Rise Above It



Sunday, April 14, 2019
Luke 9:35, 20:19-47

He said to them, “Give to Caesar what belongs to Caesar and to God what belongs to God.”

Luke 20:25

In Luke 20 we find the legal experts questioning Jesus on two significant issues of their day, taxes and resurrection. Things haven’t changed much. We still wrestle with these two universal and inescapable realities of life… death and taxes.

Many interpreters have made a big deal about Jesus’ understanding of marriage from this text, but that is not really the issue Jesus is addressing. The Sadducee's were not concerned here with a scriptural understanding of marriage. Rather, they were trying to trap Jesus on the issue of whether or not there would be a resurrection from the dead, for Jews were greatly divided on this subject. Marriage was simply the illustration they used to try to prove their point that the idea of resurrection was absurd.

Likewise, interpreters have made much about the issue of taxes and what actually belongs to Caesar. But in both cases, we seem to be missing the point.

These two questions, about taxes and death, are not really separate questions. They stem from the same root motivation which is to trap Jesus. Will Jesus challenge the law of Rome by rejecting the payment of taxes? Will Jesus deny the law of Moses concerning the responsibility of marrying a brother’s widow by affirming the resurrection of these widows with their many husbands?

Resurrection and taxes may be controversial issues, but in this case, they are merely smokescreens for a larger concern… how can we trap Jesus? We don’t really care if he breaks the law of the land or the law of Moses, so long as he breaks some law that we can use against him.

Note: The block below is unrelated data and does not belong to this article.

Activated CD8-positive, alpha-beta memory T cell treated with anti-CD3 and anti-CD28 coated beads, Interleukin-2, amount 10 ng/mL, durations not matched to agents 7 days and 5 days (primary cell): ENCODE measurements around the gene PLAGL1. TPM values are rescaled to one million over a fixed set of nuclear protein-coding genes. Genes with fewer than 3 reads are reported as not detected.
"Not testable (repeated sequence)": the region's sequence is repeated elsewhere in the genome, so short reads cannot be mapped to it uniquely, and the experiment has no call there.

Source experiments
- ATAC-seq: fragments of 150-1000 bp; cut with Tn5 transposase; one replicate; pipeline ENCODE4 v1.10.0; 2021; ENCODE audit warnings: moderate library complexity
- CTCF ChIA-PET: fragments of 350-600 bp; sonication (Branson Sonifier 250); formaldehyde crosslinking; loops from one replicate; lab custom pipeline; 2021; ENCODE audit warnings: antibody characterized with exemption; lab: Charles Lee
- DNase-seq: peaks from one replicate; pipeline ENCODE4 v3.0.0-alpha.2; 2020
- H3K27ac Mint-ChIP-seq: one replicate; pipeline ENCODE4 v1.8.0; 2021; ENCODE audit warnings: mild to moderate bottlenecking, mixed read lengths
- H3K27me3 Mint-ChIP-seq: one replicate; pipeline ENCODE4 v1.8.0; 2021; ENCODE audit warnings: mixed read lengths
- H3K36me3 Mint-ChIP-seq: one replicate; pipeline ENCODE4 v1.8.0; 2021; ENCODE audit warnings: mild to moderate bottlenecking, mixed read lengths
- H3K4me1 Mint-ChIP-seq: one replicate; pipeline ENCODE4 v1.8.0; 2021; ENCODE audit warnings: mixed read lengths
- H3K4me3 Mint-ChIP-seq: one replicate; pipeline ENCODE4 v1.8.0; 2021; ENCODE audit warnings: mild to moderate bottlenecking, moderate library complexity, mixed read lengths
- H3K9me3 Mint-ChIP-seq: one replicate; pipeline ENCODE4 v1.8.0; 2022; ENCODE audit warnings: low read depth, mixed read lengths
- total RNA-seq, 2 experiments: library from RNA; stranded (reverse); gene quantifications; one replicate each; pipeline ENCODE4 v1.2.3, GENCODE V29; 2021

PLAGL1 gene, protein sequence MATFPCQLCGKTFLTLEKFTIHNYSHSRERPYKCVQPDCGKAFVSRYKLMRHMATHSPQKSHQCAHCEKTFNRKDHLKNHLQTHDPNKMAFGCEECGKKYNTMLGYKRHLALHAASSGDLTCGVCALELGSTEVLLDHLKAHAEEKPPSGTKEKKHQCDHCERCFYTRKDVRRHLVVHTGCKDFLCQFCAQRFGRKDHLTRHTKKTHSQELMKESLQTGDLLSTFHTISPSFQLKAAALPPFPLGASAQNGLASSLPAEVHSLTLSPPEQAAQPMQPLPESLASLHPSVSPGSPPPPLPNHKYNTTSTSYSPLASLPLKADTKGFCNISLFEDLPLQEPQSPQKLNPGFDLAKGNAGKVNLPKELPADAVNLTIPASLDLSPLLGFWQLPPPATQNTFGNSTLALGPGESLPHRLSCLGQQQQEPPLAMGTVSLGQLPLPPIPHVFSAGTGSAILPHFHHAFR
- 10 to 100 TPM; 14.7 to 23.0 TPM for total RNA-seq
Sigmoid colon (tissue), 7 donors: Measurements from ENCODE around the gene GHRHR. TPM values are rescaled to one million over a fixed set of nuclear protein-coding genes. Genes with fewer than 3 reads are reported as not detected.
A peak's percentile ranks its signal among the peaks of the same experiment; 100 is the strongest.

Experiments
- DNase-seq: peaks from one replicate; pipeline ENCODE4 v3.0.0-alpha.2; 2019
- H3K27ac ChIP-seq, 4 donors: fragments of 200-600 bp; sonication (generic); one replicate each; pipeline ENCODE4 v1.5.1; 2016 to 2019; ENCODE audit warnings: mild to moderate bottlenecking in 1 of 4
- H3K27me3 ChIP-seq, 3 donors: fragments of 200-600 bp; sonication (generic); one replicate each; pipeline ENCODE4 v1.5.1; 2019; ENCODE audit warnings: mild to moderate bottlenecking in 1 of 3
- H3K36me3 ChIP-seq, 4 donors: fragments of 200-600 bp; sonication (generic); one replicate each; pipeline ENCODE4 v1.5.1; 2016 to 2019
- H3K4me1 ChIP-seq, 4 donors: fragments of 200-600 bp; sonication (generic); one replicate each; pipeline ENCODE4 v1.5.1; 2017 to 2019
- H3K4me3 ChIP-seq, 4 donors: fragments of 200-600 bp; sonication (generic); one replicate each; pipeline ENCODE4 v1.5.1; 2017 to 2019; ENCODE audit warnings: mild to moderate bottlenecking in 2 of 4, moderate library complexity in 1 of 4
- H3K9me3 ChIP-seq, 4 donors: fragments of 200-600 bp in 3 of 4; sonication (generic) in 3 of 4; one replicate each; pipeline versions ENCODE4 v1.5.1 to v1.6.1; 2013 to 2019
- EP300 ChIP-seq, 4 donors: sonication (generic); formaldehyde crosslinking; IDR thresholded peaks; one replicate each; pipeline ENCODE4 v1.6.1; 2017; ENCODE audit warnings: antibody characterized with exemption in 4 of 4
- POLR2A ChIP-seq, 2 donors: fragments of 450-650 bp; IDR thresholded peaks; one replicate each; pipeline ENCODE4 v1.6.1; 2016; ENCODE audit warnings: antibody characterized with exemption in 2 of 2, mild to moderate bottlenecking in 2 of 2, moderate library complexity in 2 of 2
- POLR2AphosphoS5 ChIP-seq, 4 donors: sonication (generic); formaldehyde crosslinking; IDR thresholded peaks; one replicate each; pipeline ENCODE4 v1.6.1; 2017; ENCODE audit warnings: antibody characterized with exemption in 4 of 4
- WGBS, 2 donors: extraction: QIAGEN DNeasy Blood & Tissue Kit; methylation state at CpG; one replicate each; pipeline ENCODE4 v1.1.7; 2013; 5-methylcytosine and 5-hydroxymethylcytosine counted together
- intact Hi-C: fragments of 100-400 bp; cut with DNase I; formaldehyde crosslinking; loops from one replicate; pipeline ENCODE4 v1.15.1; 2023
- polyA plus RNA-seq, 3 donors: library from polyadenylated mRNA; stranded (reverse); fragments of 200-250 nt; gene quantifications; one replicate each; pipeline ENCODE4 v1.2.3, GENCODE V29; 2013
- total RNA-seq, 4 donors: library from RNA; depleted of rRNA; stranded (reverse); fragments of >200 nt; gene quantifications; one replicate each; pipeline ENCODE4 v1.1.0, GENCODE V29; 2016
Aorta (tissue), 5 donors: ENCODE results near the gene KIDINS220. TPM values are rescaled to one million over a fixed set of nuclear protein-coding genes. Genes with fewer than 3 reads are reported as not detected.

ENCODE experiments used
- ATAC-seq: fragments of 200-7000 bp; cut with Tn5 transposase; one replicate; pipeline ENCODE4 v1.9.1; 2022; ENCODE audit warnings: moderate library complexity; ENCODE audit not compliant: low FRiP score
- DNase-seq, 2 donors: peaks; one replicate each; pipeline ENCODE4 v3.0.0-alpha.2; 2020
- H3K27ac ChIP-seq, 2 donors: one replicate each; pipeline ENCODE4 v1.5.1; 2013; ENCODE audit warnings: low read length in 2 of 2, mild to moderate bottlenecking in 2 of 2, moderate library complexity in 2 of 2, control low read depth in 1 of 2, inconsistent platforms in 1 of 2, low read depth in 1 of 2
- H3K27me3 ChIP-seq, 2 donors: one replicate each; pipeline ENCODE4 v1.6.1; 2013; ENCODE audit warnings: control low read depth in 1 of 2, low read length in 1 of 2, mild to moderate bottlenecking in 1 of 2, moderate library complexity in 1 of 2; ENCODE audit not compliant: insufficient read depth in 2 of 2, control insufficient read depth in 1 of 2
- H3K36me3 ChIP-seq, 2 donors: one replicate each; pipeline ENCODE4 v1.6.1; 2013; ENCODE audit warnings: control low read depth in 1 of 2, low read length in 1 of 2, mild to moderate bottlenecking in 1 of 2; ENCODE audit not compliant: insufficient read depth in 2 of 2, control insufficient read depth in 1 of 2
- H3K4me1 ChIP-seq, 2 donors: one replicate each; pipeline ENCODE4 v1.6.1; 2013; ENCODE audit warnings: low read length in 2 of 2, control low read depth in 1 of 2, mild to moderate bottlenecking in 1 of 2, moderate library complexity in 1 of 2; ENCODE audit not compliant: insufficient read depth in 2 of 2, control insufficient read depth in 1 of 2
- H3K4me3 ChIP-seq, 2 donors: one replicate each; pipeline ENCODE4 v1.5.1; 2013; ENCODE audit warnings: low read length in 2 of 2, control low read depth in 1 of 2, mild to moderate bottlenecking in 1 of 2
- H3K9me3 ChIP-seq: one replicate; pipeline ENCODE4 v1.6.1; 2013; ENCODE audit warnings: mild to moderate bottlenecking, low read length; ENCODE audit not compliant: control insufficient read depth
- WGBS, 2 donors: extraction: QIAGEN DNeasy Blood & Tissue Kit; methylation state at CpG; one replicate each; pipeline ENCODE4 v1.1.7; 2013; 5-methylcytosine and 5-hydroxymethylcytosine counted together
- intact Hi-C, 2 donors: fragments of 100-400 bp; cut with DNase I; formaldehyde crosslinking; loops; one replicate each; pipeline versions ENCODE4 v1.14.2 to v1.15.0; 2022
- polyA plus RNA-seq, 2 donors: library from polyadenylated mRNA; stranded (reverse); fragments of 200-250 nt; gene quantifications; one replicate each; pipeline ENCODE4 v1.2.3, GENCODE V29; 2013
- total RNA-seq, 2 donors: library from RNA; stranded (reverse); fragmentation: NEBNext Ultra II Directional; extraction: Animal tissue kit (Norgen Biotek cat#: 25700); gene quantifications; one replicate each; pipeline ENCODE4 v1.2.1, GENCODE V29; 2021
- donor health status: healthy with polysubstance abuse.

That is why Jesus answer in 20:46-47 is so significant. He sees right through their traps.

How easy it is for us to act pious and righteous because of our outward obedience the law or our “right” beliefs about the scriptures and how easy it is to use our “right” beliefs and behaviors and the litmus test by which to judge everyone else, including Jesus.

What if giving to God what is God’s is not just about “right” beliefs or “right” behaviors? What if giving our money to the temple is not enough? What if believing in the resurrection or not believing in it, depending on our understanding of scripture, is not enough?

What if all of these beliefs and behaviors have become our idols, the things which make us feel self-righteous because we’ve done or believed what is “right”?

It’s not to say that they are wrong. Though the Pharisees and Sadducee's disagreed on matters of resurrection, both groups were morally upright and blameless according to the laws of Moses and of Caesar. Both groups held fast to their belief in the Scriptures even if they did not always interpret them in the same way. All of this is to their credit, and ours to whatever degree we follow in their footsteps.

We have a problem when all of these issues that make us feel “right” begin to cover up the places in our hearts where we are “not right” in our relationship with God and one another.

As Paul writes,

If I have the gift of prophecy and I know all the mysteries and everything else, and if I have such complete faith that I can move mountains but I don’t have love, I’m nothing. If I give away everything that I have and hand over my own body to feel good about what I’ve done but I don’t have love, I receive no benefit whatsoever

1 Corinthians 13:2-3

It’s amazing how we can be so right in our knowledge or understanding or belief and how generous we can be in giving all we have to those in need and yet still be so wrong.

Without unconditional, sacrificial, spirit-filled love, all of our “right” behaviors and “right” beliefs amount to nothing.

Rejoice then not in being “right” or doing what is “right”, but in truly having a pure and righteous heart before God.